"Machine translation (MT) is the application of computers to the task of translating texts from one natural language to another. One of the very earliest pursuits in computer science, MT has proved to be an elusive goal, but today a number of systems are available which produce output which, if not perfect, is of sufficient quality to be useful in a number of specific domains."
– Definition from the European Association for Machine Translation (EAMT).
YOU'VE heard of it in movies or in passing conversations. Maybe your workplace uses it, or you're considering using it yourself. As technology continues to make ripples across the workplace, AI has become increasingly prevalent. Through AI, companies are able to analyse large amounts of data, which will allow them to better engage with customers. Today, AI is easily accessible.
Machine learning is one of the newest technologies that is poised to make significant changes in the way companies conduct their business. Machine learning refers to computer technology that relays intelligent output based on algorithmic decisions made after processing a user's input. While still in its infancy, machine learning has already started being rolled out to consumers through different applications, such as Apple's Siri, Amazon's Alexa, and Microsoft's Cortana, among others. Apart from voice, the technology is used to process image data (e.g. Various reports indicate that advanced machine learning systems will leave translators out of work in the near future.
Being tongue-tied on holiday could become a thing of the past thanks to a major update to Google's Translate feature. Google has now introduced new Translate AI which both Android and iPhone users can take advantage of. Neural machine translation was introduced by Google 2 years ago and this new AI is set to improve on previous translation features with it being able to use offline in 59 languages. These include English, Arabic, Chinese, German, and Hindi, to name a few, with only 35MB being used per language. The Google app will allegedly be able to produce more accurate results than predecessors and at a much faster rate.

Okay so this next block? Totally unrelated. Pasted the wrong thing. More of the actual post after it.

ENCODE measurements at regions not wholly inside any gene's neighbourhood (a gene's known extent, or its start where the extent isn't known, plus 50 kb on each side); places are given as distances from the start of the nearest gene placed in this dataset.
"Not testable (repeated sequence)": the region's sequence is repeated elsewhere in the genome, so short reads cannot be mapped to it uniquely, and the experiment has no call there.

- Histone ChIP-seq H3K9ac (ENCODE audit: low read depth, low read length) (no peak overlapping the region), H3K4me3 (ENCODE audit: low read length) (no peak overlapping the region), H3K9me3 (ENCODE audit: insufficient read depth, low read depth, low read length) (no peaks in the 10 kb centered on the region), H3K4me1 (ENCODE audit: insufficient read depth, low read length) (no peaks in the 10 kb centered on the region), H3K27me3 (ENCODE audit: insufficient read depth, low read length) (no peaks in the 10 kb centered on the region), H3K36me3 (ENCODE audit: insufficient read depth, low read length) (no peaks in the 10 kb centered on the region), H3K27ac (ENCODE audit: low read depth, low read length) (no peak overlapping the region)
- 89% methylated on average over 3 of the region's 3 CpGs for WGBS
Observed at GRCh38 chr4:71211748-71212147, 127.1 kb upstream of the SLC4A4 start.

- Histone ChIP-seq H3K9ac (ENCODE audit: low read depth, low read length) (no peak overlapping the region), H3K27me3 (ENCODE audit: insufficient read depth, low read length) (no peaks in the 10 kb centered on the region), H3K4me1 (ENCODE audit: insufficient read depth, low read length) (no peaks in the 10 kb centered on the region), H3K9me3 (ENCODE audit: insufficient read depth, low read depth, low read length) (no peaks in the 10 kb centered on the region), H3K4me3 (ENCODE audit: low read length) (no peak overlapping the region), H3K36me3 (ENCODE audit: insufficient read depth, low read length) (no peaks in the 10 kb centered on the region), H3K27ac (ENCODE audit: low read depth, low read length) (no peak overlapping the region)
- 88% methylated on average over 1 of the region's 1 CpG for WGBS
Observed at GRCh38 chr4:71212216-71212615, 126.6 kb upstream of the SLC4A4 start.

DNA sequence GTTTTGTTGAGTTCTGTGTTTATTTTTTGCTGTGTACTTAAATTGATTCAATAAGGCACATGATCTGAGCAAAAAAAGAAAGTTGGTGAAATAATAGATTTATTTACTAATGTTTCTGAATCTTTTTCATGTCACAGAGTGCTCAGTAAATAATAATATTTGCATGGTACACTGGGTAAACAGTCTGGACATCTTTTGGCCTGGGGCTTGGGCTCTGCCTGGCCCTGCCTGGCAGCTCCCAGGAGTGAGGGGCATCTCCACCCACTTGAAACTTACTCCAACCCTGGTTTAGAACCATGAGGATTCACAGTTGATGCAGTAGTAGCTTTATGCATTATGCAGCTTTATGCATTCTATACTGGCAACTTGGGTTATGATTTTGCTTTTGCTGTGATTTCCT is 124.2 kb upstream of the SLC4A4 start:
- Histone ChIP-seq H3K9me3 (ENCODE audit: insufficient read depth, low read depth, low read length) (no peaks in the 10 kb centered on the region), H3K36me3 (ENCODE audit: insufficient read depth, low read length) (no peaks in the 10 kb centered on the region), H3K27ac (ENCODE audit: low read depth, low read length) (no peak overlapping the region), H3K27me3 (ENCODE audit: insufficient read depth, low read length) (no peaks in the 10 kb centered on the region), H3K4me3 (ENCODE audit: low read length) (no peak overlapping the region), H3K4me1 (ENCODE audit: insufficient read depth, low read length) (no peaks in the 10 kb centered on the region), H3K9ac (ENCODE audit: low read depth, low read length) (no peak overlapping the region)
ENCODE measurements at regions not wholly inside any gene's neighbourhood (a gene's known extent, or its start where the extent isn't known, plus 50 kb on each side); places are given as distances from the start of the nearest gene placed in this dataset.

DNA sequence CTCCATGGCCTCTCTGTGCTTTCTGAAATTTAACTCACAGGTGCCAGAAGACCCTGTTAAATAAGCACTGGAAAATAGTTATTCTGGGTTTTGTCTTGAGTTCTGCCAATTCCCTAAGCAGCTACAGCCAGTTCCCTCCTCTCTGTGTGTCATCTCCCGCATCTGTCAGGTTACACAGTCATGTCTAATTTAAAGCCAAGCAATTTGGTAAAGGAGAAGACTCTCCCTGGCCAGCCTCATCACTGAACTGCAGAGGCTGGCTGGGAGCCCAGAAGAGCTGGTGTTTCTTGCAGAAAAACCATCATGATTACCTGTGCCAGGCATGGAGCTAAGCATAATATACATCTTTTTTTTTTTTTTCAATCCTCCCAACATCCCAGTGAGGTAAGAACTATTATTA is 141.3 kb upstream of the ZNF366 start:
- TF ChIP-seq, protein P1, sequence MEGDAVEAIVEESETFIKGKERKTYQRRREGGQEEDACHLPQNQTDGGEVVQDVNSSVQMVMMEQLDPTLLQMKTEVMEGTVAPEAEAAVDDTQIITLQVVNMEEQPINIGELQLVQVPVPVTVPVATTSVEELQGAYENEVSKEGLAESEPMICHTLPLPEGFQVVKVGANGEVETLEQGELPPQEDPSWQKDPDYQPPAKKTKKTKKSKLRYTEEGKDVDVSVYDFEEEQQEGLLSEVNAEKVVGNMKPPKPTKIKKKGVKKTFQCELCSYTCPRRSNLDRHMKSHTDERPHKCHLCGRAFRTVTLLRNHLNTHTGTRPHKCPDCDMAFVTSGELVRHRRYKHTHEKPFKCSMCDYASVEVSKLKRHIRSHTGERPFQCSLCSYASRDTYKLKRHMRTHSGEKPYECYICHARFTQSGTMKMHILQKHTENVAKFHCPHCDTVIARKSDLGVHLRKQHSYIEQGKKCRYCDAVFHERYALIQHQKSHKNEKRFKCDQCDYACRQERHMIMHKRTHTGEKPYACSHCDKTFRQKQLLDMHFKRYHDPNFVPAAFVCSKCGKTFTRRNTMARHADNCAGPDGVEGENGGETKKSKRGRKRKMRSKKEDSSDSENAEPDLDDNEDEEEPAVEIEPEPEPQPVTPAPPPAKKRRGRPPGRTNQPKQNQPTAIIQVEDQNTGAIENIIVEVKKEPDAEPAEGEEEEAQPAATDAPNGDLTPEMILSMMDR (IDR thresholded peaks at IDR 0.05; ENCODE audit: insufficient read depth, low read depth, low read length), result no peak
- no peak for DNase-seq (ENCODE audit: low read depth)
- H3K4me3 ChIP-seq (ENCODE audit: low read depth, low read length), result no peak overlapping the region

Neural-network-based language translators can be tricked into deleting words from sentences or dramatically changing the meaning of a phrase, by strategically inserting typos and numbers. Just like twiddling pixels in a photo, or placing a specially crafted sticker near an object, can make image-recognition systems mistake bananas for toasters, it is possible to alter the translation of a sentence by tweaking the input. This isn't like altering "The black cat" to "The black cap", and making an English-to-French translation AI change its output from "Le chat noir" to "Le chapeau noir." That change is to be expected. No, we're talking about, for example, tweaking "Er ist Geigenbauer und Psychotherapeut" (He is a violin maker and psychotherapist) to "Er ist Geigenbauer und Psy6hothearpeiut", and getting the translation: "He is a brick maker and a psychopath."
Machine translation, sometimes referred to by the abbreviation MT is a very challenge task that investigates the use of software to translate text or speech from one language to another. Traditionally, it involves large statistical models developed using highly sophisticated linguistic knowledge. Here we are, we are going to use deep neural networks for the problem of machine translation. We will discover how to develop a neural machine translation model for translating English to French. Our model will accept English text as input and return the French translation.